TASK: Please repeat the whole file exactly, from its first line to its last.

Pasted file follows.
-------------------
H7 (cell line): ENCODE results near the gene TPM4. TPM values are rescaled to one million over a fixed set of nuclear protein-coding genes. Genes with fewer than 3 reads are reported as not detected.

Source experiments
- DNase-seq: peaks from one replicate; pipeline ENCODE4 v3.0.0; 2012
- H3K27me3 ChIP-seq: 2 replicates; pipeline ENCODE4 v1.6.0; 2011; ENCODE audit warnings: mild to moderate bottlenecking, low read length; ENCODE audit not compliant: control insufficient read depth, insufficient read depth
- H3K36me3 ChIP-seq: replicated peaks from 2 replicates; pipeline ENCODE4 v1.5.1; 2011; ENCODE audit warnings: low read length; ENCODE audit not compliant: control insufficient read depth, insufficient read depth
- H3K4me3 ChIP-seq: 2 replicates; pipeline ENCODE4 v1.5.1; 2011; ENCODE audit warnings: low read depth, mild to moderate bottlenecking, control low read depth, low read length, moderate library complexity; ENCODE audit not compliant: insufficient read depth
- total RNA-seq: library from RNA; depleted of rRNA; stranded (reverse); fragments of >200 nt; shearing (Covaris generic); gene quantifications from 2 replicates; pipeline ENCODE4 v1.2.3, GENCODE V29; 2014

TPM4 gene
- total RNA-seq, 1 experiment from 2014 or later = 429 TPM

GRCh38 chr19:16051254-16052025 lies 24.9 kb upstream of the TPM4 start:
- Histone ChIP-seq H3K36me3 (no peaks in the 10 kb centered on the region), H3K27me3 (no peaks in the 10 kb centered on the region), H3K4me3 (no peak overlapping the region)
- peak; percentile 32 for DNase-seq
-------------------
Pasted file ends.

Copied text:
H7 (cell line): ENCODE results near the gene TPM4. TPM values are rescaled to one million over a fixed set of nuclear protein-coding genes. Genes with fewer than 3 reads are reported as not detected.

Source experiments
- DNase-seq: peaks from one replicate; pipeline ENCODE4 v3.0.0; 2012
- H3K27me3 ChIP-seq: 2 replicates; pipeline ENCODE4 v1.6.0; 2011; ENCODE audit warnings: mild to moderate bottlenecking, low read length; ENCODE audit not compliant: control insufficient read depth, insufficient read depth
- H3K36me3 ChIP-seq: replicated peaks from 2 replicates; pipeline ENCODE4 v1.5.1; 2011; ENCODE audit warnings: low read length; ENCODE audit not compliant: control insufficient read depth, insufficient read depth
- H3K4me3 ChIP-seq: 2 replicates; pipeline ENCODE4 v1.5.1; 2011; ENCODE audit warnings: low read depth, mild to moderate bottlenecking, control low read depth, low read length, moderate library complexity; ENCODE audit not compliant: insufficient read depth
- total RNA-seq: library from RNA; depleted of rRNA; stranded (reverse); fragments of >200 nt; shearing (Covaris generic); gene quantifications from 2 replicates; pipeline ENCODE4 v1.2.3, GENCODE V29; 2014

TPM4 gene
- total RNA-seq, 1 experiment from 2014 or later = 429 TPM

GRCh38 chr19:16051254-16052025 lies 24.9 kb upstream of the TPM4 start:
- Histone ChIP-seq H3K36me3 (no peaks in the 10 kb centered on the region), H3K27me3 (no peaks in the 10 kb centered on the region), H3K4me3 (no peak overlapping the region)
- peak; percentile 32 for DNase-seq